The Covid-19 pandemic has reached nearly every corner of the earth and its devastation has touched the lives of millions, if not billions, of people. The symptoms of Covid-19 infection are numerous, varied, and notably inconsistent. This is perplexing for caregivers, as they attempt to assess patient risk and determine the best course of treatment.
The most severe Covid-19 comorbidities include pneumonia, acute respiratory distress syndrome (ARDS), myocardial infarction (MI), and sepsis. While there are no reliable biomarkers for ARDS, biomarkers are in routine clinical use for each of the other conditions.
The markers listed here have been studied together, in various combinations, to help assess the potential severity of Covid-19 infection and aid in the risk stratification of those patients. Each marker is well-established in its own area of medicine, but several recent studies indicate they may be beneficial, used together, to identify those patients with the greatest likelihood of severe disease.
Assays for serum and plasma levels of the MB isoform of Creatine Kinase (CK-MB) have long been used to diagnose MI. CK-MB is produced primarily by cardiac myocytes and, upon damage to cardiac tissue, CK-MB is released into circulation. Plasma levels begin to rise approximately 3 hours after MI, peak within about 24 hours, then return to normal levels after 2-3 days. In several recent Covid-19 studies, CK-MB has proven useful, along with other cardiac biomarkers, in helping identify patients experiencing MI.
C-Reactive Protein (CRP) was associated with acute bacterial infections and identified as a marker of inflammation as early as 1930. Since then, it has been associated with a number of conditions, including pneumonia, sepsis, MI, unstable angina, stroke, atherosclerosis, and coronary heart disease. Each of these conditions is a potential comorbidity factor for Covid-19 patients, making CRP determinations a critical part of risk stratification.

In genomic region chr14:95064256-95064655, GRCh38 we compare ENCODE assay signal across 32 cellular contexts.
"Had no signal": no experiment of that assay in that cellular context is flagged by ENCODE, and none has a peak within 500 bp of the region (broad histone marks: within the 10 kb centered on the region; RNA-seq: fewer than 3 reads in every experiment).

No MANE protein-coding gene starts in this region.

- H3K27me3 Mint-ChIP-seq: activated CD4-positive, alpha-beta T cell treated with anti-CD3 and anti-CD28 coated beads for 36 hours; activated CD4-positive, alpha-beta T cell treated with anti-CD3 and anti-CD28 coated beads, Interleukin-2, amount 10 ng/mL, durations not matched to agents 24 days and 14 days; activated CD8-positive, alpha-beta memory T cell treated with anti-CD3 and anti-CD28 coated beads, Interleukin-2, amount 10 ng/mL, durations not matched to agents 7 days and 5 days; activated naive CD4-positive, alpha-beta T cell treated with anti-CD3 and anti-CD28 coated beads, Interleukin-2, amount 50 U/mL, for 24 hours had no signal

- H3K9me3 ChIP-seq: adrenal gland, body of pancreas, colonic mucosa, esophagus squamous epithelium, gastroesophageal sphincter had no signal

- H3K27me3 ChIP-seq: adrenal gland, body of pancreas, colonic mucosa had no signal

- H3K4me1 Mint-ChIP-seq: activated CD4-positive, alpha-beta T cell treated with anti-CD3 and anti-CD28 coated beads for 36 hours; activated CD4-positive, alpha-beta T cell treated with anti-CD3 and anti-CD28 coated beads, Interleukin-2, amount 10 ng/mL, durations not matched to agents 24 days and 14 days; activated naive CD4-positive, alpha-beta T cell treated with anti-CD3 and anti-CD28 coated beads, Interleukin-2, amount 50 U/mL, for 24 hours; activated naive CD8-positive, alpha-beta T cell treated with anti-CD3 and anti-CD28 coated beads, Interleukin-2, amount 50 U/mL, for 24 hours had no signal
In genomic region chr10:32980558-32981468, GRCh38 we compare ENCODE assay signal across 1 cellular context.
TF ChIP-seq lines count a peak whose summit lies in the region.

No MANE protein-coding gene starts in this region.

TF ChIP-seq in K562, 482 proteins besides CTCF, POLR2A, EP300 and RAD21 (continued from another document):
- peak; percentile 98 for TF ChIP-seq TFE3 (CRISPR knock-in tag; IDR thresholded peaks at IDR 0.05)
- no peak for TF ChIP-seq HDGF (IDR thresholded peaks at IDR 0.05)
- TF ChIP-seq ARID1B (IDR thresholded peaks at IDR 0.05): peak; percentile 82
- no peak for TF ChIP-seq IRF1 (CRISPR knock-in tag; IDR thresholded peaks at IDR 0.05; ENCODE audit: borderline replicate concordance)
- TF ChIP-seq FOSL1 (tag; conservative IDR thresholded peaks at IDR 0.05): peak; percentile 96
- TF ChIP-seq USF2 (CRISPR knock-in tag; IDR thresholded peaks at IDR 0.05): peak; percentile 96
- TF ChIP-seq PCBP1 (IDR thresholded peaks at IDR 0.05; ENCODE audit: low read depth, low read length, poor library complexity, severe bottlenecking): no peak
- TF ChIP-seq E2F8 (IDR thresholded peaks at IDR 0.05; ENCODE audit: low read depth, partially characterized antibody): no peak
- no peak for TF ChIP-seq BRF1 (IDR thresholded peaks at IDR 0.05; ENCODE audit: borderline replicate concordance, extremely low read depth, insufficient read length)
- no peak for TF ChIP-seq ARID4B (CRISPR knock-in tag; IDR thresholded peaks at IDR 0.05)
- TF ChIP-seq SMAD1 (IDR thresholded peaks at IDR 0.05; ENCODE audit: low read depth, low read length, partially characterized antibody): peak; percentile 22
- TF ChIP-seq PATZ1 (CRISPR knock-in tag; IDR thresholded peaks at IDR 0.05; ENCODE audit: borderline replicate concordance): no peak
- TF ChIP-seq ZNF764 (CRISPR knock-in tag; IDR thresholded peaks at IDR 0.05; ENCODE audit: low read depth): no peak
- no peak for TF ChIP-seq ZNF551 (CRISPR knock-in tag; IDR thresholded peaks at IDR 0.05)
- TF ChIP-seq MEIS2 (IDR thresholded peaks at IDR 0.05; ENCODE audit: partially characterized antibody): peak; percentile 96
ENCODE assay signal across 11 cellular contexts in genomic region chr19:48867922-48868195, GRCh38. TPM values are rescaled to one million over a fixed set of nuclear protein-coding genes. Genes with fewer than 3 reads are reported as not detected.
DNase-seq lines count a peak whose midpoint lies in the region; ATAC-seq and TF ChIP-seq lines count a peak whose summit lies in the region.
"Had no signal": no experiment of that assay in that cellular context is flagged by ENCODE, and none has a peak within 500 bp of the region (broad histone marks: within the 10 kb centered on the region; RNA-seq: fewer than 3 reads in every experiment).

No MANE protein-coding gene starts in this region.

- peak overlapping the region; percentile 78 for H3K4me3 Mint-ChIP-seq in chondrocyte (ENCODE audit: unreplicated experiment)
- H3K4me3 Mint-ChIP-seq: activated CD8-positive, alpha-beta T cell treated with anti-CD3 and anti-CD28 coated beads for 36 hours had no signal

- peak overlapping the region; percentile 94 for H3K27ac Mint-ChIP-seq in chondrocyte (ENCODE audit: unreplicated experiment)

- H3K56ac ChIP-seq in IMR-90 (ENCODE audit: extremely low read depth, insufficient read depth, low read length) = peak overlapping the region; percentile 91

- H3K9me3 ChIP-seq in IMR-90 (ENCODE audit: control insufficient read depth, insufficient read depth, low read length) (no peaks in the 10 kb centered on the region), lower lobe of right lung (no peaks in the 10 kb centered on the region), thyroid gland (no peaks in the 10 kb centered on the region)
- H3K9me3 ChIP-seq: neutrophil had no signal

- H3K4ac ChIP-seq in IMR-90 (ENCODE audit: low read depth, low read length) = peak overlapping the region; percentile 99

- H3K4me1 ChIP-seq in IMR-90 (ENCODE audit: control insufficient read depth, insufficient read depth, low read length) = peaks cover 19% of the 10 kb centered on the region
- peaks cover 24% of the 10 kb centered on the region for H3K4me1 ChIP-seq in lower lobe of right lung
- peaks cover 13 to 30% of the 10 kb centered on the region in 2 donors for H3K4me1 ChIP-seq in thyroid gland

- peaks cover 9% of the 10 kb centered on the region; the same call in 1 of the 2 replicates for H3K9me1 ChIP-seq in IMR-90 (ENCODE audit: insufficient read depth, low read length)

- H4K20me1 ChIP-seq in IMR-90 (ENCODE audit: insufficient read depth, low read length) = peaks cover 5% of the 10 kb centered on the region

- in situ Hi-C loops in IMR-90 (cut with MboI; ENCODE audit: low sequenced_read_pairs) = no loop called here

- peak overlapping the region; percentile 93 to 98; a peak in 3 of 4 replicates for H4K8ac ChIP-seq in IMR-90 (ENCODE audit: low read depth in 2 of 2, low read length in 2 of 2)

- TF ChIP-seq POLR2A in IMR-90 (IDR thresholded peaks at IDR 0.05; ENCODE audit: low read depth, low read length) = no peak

Myoglobin is an iron- and oxygen-binding protein found in skeletal and heart muscle. Although it is not specific to the heart, myoglobin is a highly valued cardiac marker. It is released from damaged heart muscle early during the course of MI and is detectable as soon as 2 hours after the cardiac event. In Covid-19, serum levels of myoglobin help to identify quickly those patients undergoing a cardiac event.
Natriuretic peptides are produced by heart tissue and have demonstrated effectiveness in assessing patient risk in heart failure and in monitoring a cardiac patient's response to therapy. NT-proBNP is the non-active, prohormone form of BNP (Brain, or B-Type, Natriuretic Peptide) and is proving to be the most efficacious of the natriuretic peptides in monitoring and treating individuals undergoing cardiac care. In several Covid-19 studies, NT-proBNP is showing promise as an independent biomarker of a poor outcome.
Immunoassays for cardiac Troponins I (TnI) and T (TnT) are widely used in the diagnosis of MI. Like CK-MB, TnI and TnT levels begin to rise approximately 3 hours post-MI, they peak at 24-48 hours, but, unlike CK-MB, TnI and TnT levels can remain elevated for as long as 5-14 days. In Covid-19, TnI and TnT are proving useful as independent markers of mortality, as they indicate cardiac complications.